Cole concurs. “Our experience has been that walk-around style rescues are becoming increasingly popular for their substantially greater equipment storage capability,” he says. “The walk-around design also offers the customer more of a blank slate when it comes to different compartmentation design opportunities.”

Proft asserts that bodies that combine walk-in and nonwalk-in designs “are gaining in popularity since they provide plenty of equipment storage space along with interior room for many different purposes.”

Yet another consideration is the push by the National Fire Protection Association (NFPA) to keep crew members away from the equipment that trucks carry, according to Marquis. “Some of the popularity [of walk-around rescues] is due to the NFPA trying to keep the crew separate from equipment carried onboard,” he says. “We do see small pockets and states where walk-in and crew walk-in designs are preferred over walk-around layouts.” He adds, “A high percentage of our sales are walk-around rescue bodies with upper storage mounted to a custom chassis. This does not mean that walk-in rescues will fade away; it’s just what we’re seeing today.”

Driving Forces

Budgetary constraints are the impetus for many of the trends listed above. “With the economy as it is today,” says Marquis, “towns are being forced to consolidate the number of vehicles a fire department operates. The needs for these specialized vehicles are still there, but departments are being forced to combine these needs into one larger vehicle.”

Arnold adds, “Fire departments can only get approval for one truck these days, and they are looking for the biggest bang for their buck.”

New responsibilities for fire and rescue crews also affect what these trucks are responding to. “Tighter budgets are increasingly necessitating that departments have greater capabilities and accomplish more with fewer personnel,” says Proft. “Those requirements, in turn, dictate that muticapability vehicles generally be larger. Combination vehicles, especially those with slide-out rooms in the walk-in area, provide the best of walk-in and nonwalk-in capabilities in one complete unit.”

Yenser adds, “I believe the walk-around trend is partly attributed to timing but also to the increased responsibilities forced on rescue crews.”

Additionally, Morris says that “more efficient and usable compartment space is needed to transport the vast amount of necessary equipment utilized in today’s fire service industry.”

Finally, Cole states that many of the current trends find their genesis in the fact that fire departments are being asked to respond to all emergencies—not just fires. “Having adequate storage space for all types of emergency equipment, as well as room for growth, is increasingly important,” he says. “More and more departments want to be able to quickly find and easily deploy equipment on scene that is ready to use and not spend time retrieving parts of a system to assemble before use. Stored-pressure foam systems offer a heavy rescue some initial firefighting capability if it arrives on scene first.”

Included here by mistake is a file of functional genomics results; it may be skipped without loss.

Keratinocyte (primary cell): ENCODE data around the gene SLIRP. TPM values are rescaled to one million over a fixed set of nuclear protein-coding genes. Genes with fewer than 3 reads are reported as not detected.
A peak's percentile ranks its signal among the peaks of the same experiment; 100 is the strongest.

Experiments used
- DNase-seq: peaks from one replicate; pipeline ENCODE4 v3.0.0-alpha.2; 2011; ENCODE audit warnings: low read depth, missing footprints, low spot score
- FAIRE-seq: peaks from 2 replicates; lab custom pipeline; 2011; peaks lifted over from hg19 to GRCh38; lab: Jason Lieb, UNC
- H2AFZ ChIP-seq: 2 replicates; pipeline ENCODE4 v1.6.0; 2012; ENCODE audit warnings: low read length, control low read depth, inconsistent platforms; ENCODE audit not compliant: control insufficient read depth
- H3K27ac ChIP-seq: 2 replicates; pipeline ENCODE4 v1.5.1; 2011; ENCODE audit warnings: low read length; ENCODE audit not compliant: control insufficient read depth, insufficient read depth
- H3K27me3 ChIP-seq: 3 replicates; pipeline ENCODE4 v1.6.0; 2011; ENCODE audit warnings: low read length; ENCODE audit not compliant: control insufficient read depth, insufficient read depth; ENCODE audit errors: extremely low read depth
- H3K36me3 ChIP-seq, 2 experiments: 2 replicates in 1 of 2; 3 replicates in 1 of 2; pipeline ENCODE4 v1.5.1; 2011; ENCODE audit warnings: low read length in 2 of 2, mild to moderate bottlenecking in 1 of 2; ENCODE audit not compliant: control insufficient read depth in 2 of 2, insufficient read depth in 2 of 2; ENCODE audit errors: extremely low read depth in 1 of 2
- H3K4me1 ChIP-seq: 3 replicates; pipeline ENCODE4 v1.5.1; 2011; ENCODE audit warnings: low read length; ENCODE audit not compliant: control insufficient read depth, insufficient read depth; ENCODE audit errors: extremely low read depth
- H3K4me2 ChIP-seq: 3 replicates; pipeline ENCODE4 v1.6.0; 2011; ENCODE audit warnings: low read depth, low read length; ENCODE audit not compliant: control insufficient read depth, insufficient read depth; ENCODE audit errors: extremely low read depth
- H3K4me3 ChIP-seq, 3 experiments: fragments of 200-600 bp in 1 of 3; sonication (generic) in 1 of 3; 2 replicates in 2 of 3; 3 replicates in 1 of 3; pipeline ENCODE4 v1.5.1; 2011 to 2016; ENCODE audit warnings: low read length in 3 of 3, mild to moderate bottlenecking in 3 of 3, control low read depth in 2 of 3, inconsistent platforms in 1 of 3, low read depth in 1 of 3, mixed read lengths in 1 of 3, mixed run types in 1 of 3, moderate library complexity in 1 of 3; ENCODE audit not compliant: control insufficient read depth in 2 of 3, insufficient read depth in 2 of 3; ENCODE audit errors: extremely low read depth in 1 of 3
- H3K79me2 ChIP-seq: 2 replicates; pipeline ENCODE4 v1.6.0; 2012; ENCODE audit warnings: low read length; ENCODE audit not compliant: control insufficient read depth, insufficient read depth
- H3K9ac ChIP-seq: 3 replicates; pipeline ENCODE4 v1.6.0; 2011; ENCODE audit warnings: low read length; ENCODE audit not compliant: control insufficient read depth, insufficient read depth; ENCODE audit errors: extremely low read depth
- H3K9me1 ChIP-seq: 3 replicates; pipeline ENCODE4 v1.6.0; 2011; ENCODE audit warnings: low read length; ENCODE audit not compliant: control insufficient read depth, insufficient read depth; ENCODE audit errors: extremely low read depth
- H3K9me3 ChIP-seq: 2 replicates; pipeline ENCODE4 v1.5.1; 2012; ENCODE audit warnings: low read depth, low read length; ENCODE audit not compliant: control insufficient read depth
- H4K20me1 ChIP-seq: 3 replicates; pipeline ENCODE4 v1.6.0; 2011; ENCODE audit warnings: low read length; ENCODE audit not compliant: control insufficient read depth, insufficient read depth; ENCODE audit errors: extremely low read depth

Response Trends

When departments first started buying “rescue trucks,” many were being designed around responses to vehicle accidents where specialized tools and skills were necessary to complete extrications. According to Yenser, most heavy rescue trucks are still designed around the most common response—vehicle rescue. “However,” he says, “most departments are allocating space for technical rescue, hazmat, rehab, and command.” He reasons that the responsibilities of all rescue crews have expanded to the point that these vehicles must carry equipment to evaluate and mitigate any incident. “This has pushed departments to design every truck as a multipurpose vehicle,” he adds.

Cole considers most heavy rescues built today as multiemergency response vehicles. “They generally will have the capability for incident command, firefighting support, air and light, vehicle extrication, technical rescue, water rescue, and even personnel rehab.”

Moxley adds that these vehicles are asked to do a little bit of everything. “Departments want to be able to have as much equipment as possible, and these trucks are taking the place of multiple units,” he says.

Unique Implementations

Since these units, like many others in the fire service, are responding to a wider array of incidents, departments understandably make unique requests—above and beyond the demand to house all the equipment.

In terms of equipment, Proft lists complete breathing air systems (including compressors); slide-out rooms for additional space; PTO-driven hydraulic tool pumps; additional 12-volt lighting; camera systems; and audio, video, and network systems. But, Pierce has designed around other unique requirements.

“We have manufactured a couple of rescue units with straight-boom and articulating cranes for stabilization, rescue, and recovery operations,” he says. “In addition, we have manufactured mobile command centers outfitted with high-end amenities including hardwood floors, leather seating, and fabric-covered walls.”

PTO-operated hydraulic rescue systems were cited by several as innovations spec’d out in today’s rescues. “There have been advancements in how we can operate rescue tool systems,” says Sorensen. “So, we can use the PTO opening on the transmission or even the backside of the PTO generator to provide power for rescue tools instead of standalone gas or electric power units,” he says.